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Power Outage and Emergency Tips

Here are 20 tips to help you cope during power outages and emergencies:


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  1. Check your neighborhood first to see if others are without power. Check the fuse box or electrical panel to see if there is a blown fuse or a tripped circuit breaker.
  2. Have a survival kit in place for emergencies. Inform everyone in the family of the kit's whereabouts. Pack a kit that can be easily thrown into your car in the event you need to leave your home. Include cash, (ATM's and banks will not work in a major power outage) basic toiletries, lightweight canned goods and nonperishable food, water, change of clothing, prescriptions, waterproof matches, can opener, pillows, and reflective or "space" blankets. Inflatable mattresses may be a good purchase if you are stuck in a shelter/building without beds.
  3. Be prepared for the worst in a severe emergency or disaster. Expect electric power to be out for several days. In such an event, consider relocating to a shelter or to a friend's home where heat (or air conditioning) and power are available.
  4. Stay clear of fallen or sagging power lines. Call the utility company about the lines. Teach any small children about the hazards of power lines.
  5. Turn off the lights and electrical appliances except for the refrigerator and the freezer. After you have turned off the lights, go back and turn on a single lamp so you will know when the power is working again. Wait at least 15 minutes before turning on the remaining appliances after the power has been restored.
  6. If someone in your home uses a life-support system, purchase a generator or go to a health care facility that has back up power. Homes that use life support equipment should register with the local utility. When they do this, the utility will make them a top priority for power supply repair.
  7. Prepare an emergency plan with your family. Have a meeting place or designated place to stay other than your home.
  8. Prepare yourself and family as if you are going on a camping trip in the wilderness.
  9. Invest in a generator. They are powered by gasoline and can generate carbon monoxide gas, so only use them outdoors where the fumes will not cause illness.
 10. Keep freezer and refrigerator doors closed to prevent the loss of cold air. Each time you open the door, you let the cold air out. It is best to get an ice chest full of ice for food storage.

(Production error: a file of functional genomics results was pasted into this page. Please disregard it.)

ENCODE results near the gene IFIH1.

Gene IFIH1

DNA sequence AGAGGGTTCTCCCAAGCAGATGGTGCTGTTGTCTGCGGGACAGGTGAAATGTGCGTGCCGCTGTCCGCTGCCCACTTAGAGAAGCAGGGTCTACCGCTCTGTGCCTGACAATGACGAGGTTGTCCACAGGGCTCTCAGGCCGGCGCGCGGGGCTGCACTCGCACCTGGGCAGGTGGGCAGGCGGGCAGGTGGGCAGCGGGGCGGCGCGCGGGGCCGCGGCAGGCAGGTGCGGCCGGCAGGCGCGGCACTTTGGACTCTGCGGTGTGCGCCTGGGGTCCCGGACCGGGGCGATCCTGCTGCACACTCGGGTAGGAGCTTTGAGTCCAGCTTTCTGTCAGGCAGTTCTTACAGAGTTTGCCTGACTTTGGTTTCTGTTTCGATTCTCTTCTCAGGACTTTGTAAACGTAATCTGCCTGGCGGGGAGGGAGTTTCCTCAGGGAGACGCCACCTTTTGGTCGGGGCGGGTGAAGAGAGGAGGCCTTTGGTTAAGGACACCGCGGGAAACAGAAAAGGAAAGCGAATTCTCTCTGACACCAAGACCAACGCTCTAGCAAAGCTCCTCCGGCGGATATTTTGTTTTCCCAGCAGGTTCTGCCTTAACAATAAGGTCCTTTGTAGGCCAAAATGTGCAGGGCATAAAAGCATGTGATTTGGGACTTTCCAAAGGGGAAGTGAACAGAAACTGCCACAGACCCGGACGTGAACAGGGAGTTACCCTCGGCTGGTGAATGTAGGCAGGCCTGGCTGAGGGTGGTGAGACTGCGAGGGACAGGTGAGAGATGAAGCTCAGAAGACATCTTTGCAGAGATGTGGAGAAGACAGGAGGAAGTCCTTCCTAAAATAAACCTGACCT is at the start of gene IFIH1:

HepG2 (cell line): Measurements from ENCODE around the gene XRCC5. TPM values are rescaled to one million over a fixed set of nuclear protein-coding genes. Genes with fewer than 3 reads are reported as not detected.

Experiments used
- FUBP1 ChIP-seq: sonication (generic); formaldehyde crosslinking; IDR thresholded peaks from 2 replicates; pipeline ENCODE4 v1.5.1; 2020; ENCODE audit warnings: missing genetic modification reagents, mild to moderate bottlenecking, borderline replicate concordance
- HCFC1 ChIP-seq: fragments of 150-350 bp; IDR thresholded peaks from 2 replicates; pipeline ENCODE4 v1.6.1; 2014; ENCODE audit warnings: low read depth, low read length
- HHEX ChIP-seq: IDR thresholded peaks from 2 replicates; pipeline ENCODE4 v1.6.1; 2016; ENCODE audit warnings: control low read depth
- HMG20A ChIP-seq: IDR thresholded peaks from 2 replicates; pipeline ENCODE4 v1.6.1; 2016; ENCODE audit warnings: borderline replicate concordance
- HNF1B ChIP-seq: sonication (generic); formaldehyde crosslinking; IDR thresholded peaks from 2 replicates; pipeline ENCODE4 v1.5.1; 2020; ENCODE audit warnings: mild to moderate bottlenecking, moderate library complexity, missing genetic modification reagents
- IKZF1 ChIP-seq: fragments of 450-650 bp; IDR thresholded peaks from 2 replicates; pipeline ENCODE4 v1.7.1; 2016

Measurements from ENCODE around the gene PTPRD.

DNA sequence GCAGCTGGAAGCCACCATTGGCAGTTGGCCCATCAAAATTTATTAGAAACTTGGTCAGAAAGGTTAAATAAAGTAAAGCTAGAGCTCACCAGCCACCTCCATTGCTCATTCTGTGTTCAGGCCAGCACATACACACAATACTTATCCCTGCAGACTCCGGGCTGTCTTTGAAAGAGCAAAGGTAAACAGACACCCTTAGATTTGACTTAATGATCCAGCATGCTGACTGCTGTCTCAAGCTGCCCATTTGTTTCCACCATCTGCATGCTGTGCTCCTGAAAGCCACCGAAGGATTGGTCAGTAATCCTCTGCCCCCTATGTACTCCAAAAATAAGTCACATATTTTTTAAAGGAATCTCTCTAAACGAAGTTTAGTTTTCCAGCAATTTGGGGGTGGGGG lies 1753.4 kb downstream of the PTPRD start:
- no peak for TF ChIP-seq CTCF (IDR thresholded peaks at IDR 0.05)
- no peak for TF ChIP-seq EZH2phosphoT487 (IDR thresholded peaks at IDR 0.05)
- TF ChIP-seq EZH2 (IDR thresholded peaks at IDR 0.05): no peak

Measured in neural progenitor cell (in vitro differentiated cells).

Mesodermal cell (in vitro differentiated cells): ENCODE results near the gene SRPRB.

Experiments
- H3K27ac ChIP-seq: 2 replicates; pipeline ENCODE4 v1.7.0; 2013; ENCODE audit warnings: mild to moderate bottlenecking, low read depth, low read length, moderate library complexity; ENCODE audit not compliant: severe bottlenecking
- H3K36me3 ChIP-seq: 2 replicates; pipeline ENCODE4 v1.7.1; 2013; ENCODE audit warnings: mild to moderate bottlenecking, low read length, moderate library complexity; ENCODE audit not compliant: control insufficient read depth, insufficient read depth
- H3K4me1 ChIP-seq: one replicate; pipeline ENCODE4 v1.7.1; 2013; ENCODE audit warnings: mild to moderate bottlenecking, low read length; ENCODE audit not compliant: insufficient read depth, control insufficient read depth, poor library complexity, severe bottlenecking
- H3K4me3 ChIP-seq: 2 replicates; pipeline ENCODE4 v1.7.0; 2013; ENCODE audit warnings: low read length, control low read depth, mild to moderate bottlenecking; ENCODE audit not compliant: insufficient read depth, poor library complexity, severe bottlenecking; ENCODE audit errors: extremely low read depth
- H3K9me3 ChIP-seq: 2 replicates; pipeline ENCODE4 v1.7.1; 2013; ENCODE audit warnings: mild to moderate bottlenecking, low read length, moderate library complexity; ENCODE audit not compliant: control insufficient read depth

11. Plan on a fully-loaded refrigerator keeping food fresh for about 6 hours. Remember, keeping the doors closed is a big help in maintaining the food's freshness.
 12. A fully-loaded freezer may keep food frozen for up to two days. If your frozen food contains ice crystals and feels as cold as if refrigerated, you may be able to safely re-freeze. If food is partially thawed it may be best to cook it and refreeze it to avoid throwing it away if not consumed.
 13. Put bags of ice in your refrigerator or ice chest to prevent temperature falling below 45 degrees. If the temperature falls below 45 degrees for more than two hours, remember it's time to throw out the food.
 14. Keep bottled water on hand for emergencies. Bottled water should be stored up both in gallon jugs and small bottles that are easily transportable, if the need arises.
 15. Keep (inexpensive) flashlights and batteries in each room of the house. Place one flashlight with batteries under everyone's bed in the home. This will keep your family from fumbling in the dark!
 16. Antibacterial soap and wet wipes come in handy as hot water may not be available. A box of facial tissue and some paper towels can also become a precious commodity in a power outage.
 17. Buy a solar - or crank generator - radio that works without batteries. Runs without replacing batteries and saves energy!
 18. Use candles sparingly and do not leave unattended.
 19. Purchase an emergency light with an alarm that will notify you of a power outage. Plug into any outlet and if your power goes out it will automatically sound an alarm and provide lighting!
 20. Don't forget the snacks, pet food, favorite kid toys, comfort food, board games, books, playing cards in your survival kit for families.



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Power Outage and Emergency Tips:  Created on October 8th, 2007.  Last Modified on October 8th, 2007


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About Laura Dellutri

Laura Dellutri, The Healthy Housekeeper, is an author, cleaning expert, media personality, and entrepreneur. For more information, visit



Information provided by The Healthy House Institute is designed to support, not to replace the relationship between patient/physician or other qualified healthcare provider.

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